We were very lucky to have them with us, because not another hour later, our final spare blew out. The Chinese were there to help, as they had promised to do. We went right to work; it was already 5:00 PM and we still had a good 8-10 hours to go. Even though we had to fish out the spare from our rescuers' SUV, we were still able to get rolling again in 15 minutes.
At some point we stopped for a quick break, and who should pass us but the California Bros that we dived into the Ocean with! We gave them a fist pump of victory as they screamed by us. That might have been the last time we ever saw them, but nope. We would meet again.
Some time later, the next tire went down only THREE MILES FROM COLDFOOT. If you remember, Coldfoot is the halfway point, complete with a restaurant (omg DINNER!) and a service station. Three miles. Three. Miles.
The entire process of getting our vehicle to Coldfoot, and then patching ALL of our tires took quite some time. While we waited for tires to get fixed, the bow hunters we had seen on the road earlier pulled into Coldfoot. Turns out that they were some of my co-workers, which was perfect because they carried the message back to my boss that I would not be back to work in time for morning PT. What are the odds, right?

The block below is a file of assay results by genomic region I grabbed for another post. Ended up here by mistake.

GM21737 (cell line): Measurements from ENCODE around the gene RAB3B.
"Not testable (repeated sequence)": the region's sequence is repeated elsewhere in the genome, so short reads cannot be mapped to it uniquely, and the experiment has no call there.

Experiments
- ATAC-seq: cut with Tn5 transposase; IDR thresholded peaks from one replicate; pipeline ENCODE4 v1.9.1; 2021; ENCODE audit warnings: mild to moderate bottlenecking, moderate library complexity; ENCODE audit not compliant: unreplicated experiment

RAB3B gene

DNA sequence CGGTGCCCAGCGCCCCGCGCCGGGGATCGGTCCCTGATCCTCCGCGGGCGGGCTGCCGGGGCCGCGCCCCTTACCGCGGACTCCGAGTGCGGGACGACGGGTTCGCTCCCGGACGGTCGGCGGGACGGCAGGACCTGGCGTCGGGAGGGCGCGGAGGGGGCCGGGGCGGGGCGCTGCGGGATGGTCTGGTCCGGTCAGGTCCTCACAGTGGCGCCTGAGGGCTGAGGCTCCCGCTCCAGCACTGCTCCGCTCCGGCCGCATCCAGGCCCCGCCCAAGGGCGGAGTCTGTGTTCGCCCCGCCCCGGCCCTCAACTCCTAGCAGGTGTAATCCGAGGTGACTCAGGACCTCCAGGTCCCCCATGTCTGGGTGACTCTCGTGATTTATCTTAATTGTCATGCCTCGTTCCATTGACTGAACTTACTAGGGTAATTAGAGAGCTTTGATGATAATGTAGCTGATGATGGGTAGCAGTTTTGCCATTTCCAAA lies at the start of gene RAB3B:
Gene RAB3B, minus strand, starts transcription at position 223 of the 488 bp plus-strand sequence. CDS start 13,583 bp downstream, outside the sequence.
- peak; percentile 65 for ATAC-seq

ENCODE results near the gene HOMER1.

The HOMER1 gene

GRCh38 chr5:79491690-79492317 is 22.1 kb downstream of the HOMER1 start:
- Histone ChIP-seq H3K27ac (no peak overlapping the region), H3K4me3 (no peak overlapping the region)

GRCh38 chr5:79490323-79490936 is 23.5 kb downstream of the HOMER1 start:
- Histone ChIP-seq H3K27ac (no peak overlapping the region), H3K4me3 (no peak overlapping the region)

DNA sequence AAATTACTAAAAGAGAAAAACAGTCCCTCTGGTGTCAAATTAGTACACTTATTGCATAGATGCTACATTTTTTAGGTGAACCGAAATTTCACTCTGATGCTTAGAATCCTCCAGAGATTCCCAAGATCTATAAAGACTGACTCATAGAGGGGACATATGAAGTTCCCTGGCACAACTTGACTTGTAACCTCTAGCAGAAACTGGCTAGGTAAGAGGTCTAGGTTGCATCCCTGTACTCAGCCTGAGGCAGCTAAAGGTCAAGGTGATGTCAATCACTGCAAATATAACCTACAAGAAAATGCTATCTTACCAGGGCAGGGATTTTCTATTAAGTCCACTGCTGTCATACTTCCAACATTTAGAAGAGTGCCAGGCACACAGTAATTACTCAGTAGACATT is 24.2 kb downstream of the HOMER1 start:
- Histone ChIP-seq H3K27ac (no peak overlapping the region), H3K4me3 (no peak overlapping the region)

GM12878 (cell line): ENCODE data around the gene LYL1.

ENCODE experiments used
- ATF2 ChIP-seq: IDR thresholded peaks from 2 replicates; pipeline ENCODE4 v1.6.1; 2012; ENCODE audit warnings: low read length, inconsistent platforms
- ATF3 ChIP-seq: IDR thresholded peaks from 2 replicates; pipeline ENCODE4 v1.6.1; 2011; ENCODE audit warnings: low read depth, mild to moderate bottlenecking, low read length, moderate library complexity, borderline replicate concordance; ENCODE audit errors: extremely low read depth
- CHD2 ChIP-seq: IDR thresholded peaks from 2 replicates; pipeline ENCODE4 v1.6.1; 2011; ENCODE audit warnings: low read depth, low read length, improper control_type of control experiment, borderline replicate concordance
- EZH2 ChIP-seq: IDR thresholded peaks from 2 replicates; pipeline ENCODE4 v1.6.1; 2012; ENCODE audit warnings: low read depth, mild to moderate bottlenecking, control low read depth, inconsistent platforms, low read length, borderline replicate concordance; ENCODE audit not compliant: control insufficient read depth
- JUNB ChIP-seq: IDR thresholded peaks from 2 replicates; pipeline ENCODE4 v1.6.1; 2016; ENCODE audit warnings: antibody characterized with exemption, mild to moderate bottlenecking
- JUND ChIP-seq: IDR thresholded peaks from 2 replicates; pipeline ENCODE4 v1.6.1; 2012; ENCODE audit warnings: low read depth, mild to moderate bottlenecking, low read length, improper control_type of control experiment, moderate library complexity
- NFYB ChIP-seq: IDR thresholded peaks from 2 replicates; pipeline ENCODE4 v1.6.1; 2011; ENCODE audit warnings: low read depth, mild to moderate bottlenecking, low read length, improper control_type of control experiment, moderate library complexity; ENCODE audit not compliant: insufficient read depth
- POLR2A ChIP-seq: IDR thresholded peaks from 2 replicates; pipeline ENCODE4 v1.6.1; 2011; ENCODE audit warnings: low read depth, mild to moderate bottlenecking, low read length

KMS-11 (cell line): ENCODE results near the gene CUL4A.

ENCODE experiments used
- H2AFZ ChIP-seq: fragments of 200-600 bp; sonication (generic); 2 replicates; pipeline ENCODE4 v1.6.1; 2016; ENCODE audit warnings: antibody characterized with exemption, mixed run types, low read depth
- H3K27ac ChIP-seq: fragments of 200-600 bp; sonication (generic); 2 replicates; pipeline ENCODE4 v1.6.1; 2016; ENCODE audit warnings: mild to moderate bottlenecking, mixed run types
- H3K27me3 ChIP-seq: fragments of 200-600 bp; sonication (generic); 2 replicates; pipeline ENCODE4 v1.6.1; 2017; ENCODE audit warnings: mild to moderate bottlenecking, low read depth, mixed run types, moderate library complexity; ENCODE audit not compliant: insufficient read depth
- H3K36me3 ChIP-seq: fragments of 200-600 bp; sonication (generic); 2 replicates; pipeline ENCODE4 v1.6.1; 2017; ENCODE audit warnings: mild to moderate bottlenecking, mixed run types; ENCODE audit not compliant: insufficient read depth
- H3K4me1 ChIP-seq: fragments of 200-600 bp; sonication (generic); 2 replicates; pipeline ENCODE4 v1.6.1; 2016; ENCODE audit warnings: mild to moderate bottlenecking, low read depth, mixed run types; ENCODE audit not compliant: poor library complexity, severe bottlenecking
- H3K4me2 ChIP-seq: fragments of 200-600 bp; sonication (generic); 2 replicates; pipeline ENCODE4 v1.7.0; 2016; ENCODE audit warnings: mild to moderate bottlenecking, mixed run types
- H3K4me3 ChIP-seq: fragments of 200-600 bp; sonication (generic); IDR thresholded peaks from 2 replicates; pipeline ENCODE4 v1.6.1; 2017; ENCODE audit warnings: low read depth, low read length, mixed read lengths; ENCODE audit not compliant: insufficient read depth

Our Chinese Rescuers were done travelling for the night and settled in at a hotel nearby for the night. We couldn't count on them to babysit us anymore. Luckily - and really, it was extremely lucky - we ran into none other than the California Bros taking a break from driving at Coldfoot. They were true Road Warriors, driving an SUV with a giant snorkel, two spare tires, an air compressor and a tire patch kit. I mean, the air compressor had a button on the DASH to operate it. That's real.
The Bros offered to take the Chinese's place as our babysitters. They even hooked us up with a RADIO that they had brought with them to keep in communication should anything else come up. Like I said, Road Warriors, the three of them.
We finally pulled out at 10:00 PM, with two spares in the trunk and seven hours of driving still ahead of us. Two and a half hours later, the next tire went flat. We changed it in about six minutes and continued. An hour after that one the next one followed suit. This one took barely five minutes to replace.
Seriously, you can't make this stuff up. We were approaching Nascar-standard tire changing time, but we were out of spares. This was it. Hopefully we could make the last couple hours.